Posted by: trevormeers | April 29, 2011

“Take 200 Square Miles Of This & Call Me Next Week”

Both my dad and a plaque in a sandwich shop brought this little parable to my attention recently, which seems like proof enough that it’s onto something: A vacationing businessman starts chatting up a local fisherman dangling his line off the edge of the dock and asks how the local spends his time. The fisherman says, “I wake up in my little cottage, have breakfast with my family, come down here and fish all day, talk with my friends, then go home and have dinner with the family and read a book before I go to bed.”

My friend Mike, who appreciates the wilderness tonic as much as anyone I know, stares into a Utah campfire.

Wheels turning in his head, the tourist says, “You know, if you worked a little harder and smarter, you could increase what you catch every day, then invest in a boat. If you worked really hard then, you’d start making enough to buy a few more boats and really start pumping out revenue. Before long, you’d have enough to retire early.”

The executive gazes wistfully out to sea. “Just think of it,” he says. “Retiring early so you could enjoy the simple life. Can you imagine succeeding like that?”

“Sure,” says the fisherman as he reels in his line for another cast. “I think I can imagine it.”

It’s a tricky thing, this American Dream. We showed up on this continent and went to work trading our comfort, youth and very lives for the opportunity to wrest what we considered a dream civilization from the wilderness. Today, our lives exceed by a couple of orders of magnitude what our pioneer forerunners envisioned as they gazed out at vast prairies and forests and said, “Someday, ma. Someday, there will be a country here where our great-grandkids won’t have to work so hard.”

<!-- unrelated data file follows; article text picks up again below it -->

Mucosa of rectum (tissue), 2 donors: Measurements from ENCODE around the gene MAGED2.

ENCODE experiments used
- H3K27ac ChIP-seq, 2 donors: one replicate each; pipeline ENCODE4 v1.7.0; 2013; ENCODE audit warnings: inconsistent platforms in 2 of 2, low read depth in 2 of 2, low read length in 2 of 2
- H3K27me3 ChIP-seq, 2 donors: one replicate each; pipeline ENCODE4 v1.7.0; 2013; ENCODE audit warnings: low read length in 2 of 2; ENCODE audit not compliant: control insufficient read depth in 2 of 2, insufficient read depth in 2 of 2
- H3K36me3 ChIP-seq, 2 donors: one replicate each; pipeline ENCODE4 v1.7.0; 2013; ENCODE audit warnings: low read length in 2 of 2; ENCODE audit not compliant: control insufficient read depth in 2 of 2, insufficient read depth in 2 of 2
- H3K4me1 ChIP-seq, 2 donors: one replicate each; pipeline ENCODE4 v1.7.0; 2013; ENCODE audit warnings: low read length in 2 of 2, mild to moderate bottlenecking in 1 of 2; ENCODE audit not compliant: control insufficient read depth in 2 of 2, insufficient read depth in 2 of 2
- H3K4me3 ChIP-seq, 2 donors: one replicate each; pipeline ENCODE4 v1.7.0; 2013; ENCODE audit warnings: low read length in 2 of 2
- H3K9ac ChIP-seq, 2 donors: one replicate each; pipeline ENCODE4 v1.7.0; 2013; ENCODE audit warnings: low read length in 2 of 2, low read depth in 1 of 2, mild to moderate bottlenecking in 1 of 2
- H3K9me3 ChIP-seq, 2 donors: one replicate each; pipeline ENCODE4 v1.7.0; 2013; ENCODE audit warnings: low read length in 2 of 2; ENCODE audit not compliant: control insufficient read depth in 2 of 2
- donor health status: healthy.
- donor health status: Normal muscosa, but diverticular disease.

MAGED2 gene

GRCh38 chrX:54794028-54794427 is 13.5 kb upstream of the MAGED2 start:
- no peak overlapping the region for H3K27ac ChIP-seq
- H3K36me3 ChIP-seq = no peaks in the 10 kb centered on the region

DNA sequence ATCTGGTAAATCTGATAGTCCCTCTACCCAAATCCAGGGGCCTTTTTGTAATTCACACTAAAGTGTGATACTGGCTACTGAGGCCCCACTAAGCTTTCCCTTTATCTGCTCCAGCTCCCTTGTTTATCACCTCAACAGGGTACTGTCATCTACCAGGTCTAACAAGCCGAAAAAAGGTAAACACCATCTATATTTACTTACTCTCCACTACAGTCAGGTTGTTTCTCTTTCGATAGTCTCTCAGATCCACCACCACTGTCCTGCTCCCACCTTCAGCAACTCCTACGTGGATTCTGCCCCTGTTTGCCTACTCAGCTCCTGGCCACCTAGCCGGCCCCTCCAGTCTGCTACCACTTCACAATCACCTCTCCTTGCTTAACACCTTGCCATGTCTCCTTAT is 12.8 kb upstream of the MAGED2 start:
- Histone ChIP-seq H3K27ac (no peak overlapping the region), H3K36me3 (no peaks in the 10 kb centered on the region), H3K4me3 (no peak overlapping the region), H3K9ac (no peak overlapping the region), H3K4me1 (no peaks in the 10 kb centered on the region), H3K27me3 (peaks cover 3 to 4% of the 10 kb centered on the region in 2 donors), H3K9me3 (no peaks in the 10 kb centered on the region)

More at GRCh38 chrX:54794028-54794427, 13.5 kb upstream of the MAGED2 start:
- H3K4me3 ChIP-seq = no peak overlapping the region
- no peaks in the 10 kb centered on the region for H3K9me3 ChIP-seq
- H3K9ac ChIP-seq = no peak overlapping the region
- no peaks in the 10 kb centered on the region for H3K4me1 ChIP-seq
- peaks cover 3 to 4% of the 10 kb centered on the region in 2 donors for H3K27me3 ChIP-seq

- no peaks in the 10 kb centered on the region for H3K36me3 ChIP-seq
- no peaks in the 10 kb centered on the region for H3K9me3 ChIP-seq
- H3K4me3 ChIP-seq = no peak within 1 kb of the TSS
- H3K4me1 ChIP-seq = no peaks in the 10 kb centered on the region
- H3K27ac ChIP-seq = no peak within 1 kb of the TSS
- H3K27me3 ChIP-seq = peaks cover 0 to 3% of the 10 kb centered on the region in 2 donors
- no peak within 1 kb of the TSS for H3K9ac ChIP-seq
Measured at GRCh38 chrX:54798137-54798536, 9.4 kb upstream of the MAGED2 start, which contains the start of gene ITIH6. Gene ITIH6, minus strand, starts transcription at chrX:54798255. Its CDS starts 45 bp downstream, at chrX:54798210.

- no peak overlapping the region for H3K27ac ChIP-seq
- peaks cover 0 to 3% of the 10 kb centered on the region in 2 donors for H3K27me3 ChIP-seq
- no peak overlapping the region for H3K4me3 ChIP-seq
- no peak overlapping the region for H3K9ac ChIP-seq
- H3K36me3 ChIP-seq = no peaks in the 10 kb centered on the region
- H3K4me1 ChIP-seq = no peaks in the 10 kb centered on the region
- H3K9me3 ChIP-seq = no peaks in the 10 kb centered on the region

Sure enough, we don’t (apologies to those of you still cutting your own firewood, growing your own food, sewing your own clothes, cooking everything from scratch and worrying constantly about rain/wind/snow/insect attacks). And now that we sit on the greatest store of leisure time in human history, we’ve chosen to devote most of it to watching TV, sending text messages and wondering why we just don’t quite feel satisfied.

Even in the 1950s, when the American Dream had the pedal to the floor, canoe guide and author Sigurd Olson noticed that his clients from the cities were frustrated, unhappy and vaguely repressed over the idea of no longer relying on their own abilities for simple survival. Hoping for a remedy, Olson wrote, they seek out the wilderness “once a month or once a year as a sick man might go to his physician.” Decades later, some Hollywood screenwriter connected the same dots by having Curly tell visiting dudes in City Slickers, “You spend 50 weeks a year gettin’ knots in yer rope, and you figure two weeks up here’ll untie ‘em for you.”

Sigurd and Curly both knew this is asking a lot of a getaway shoehorned between frantic checks of e-mail as the cell signal fades in and out of range. But it’s a dose of medicine I consider indispensable. To millions of Americans raised within the safe confines of pavement and 24-hour grocery stores, it seems more than a little archaic to worry that a soft existence leeches away something essential to our character. But smarter people then me have worried over what becomes of Americans who drift away from the strenuous life—and this was before anyone had even laid eyes on suburbs or shopping malls.